Always on the move: One family’s journey in search of safety from the conflict in Syria
May 22, 2018
Najlaa* sweeps the concrete floor of her two-room home in Kilis, a small town of 93,000 in Southern Turkey that hosts 130,000 Syrian refugees, and recounts her winding journey in search of safety from the conflict in Syria.
“We lived in Aleppo, then fled to Turkey when the conflict in Syria started and my husband got wounded. When my mother became ill in Syria, we all went back to Aleppo to be with her. But then the city was besieged by the Syrian army and life was very difficult. We left Aleppo again on the green buses to Idlib, before coming to Kilis.”
Her head-spinning recollection of the places she’s had to move to and from with her 30-year-old husband Saleem and their five children mirrors that of millions of Syrians who have been displaced by eight years of conflict.
Najlaa also shares a story with the tens of thousands of Syrians who’ve been transported on the now famous green buses from places like Aleppo, Eastern Ghouta and Northern Rural Homs to the northern governorate of Idlib. Often after weeks of intense shelling and airstrikes in those populated areas, a deal between the Syrian government and armed groups would be announced. Faced with the options of relocating to the opposition-held area, or staying put and facing continued deprivation, and possibly arrest and detention, civilians and combatants alike would board the buses headed up north.
Idlib has become the de facto home of more than 2 million people, most of them displaced from other parts of Syria. Civilians often arrive in the northern governorate after long periods of besiegement with little food, clean water and healthcare. They lack of accommodation and jobs, and face continued fighting and insecurity. Local humanitarian organizations present in the region are overwhelmed by the ever-growing needs. CARE is supporting eight such organizations to respond to people’s need through food and cash distribution, as well as water, sanitation and hygiene projects.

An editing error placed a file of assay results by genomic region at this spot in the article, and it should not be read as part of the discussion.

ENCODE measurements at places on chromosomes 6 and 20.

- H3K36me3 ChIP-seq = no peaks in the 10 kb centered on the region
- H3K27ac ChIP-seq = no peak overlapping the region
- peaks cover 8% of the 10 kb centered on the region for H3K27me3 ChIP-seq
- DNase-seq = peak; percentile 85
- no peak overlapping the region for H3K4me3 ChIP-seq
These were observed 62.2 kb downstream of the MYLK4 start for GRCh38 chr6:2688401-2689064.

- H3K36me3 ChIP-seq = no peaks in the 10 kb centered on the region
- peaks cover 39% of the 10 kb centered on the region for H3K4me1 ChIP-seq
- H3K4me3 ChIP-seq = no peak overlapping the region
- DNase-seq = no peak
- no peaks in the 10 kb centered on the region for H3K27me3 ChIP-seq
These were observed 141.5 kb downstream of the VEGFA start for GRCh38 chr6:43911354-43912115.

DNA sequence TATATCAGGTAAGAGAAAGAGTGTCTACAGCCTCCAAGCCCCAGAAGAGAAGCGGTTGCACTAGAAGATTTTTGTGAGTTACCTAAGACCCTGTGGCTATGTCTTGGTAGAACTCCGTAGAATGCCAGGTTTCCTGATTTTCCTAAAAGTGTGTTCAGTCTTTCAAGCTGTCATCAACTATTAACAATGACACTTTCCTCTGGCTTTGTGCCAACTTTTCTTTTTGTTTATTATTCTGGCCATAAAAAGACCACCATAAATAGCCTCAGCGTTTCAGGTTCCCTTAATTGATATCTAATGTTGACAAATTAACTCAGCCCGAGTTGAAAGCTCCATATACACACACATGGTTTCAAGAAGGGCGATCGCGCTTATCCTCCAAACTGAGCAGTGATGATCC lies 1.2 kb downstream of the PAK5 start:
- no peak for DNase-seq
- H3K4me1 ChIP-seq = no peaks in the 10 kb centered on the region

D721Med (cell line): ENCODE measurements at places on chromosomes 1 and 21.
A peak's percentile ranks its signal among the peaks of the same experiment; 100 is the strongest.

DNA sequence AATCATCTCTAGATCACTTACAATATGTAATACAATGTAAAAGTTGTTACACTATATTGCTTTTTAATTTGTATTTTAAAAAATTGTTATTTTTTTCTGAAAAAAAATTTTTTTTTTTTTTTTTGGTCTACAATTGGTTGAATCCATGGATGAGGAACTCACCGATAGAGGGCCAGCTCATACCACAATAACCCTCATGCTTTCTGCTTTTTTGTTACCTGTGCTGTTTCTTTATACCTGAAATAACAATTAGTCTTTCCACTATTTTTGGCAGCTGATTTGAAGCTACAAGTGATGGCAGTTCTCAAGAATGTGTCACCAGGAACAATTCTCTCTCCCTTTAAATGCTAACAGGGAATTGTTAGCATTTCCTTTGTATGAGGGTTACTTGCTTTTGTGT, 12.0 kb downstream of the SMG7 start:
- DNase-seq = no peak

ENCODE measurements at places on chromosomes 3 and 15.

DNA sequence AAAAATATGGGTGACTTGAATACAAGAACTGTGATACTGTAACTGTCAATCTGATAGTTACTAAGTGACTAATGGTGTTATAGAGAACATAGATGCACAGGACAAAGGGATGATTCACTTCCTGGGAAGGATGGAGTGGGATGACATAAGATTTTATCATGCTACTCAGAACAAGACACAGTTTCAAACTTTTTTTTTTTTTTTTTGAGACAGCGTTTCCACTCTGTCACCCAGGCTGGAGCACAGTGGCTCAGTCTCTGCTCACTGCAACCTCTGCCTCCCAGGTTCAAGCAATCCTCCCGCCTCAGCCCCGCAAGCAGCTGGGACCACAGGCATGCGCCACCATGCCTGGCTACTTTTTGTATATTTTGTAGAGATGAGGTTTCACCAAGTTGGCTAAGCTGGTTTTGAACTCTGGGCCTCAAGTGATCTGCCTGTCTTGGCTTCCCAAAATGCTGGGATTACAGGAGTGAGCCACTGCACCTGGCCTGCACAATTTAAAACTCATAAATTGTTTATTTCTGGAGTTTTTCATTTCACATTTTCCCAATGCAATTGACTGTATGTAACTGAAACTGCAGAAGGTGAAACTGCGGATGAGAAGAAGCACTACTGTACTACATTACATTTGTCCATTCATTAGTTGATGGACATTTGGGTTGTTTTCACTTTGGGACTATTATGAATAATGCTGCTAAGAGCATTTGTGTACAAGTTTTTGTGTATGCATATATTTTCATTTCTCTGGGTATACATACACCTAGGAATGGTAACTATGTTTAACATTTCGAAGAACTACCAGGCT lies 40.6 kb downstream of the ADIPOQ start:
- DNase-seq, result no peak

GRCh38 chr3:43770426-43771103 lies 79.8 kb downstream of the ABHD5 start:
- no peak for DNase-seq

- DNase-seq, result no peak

For Najlaa and her family, the only choice was to move even further north and cross into Turkey a few months ago. Saleem found a job as a tailor while Najlaa takes care of their children, aged 2 to 12, two daughters and three sons, none of whom goes to school. Her husband’s pay goes toward rent, food and other daily expenses.
“Life is safe here, but expensive. I wish I could work. But I can’t leave my children alone,” Najlaa says.
The children have lost years of education. When they lived in besieged Aleppo, they didn’t go to school because of the daily fighting. Once they reached Turkey, it was too late to enroll them. “I really want my children to get the education I wasn’t lucky enough to continue,” she says.
In Syria, where the infrastructure has been badly damaged by the war, classrooms have been destroyed or used as shelters. Half of the population has been displaced from their homes and one out of three children is out of school.
Families like Najlaa’s that have been repeatedly displaced often end up with few assets or resources. When they moved into their new home in Kilis, the children were afraid to go into the kitchen, which had a leaking roof, cockroaches and no sink.
CARE has helped Najlaa and her family fix the roof, put a sink and taps in the kitchen, rehabilitate the toilet and change the doors and windows. But what Najlaa dreams of is her house in Aleppo and its small garden. It has been destroyed, her husband has lost his job, her mother has passed away, and she sees no hope of returning home soon, unless it’s to live again in displacement.
*Names has been changed.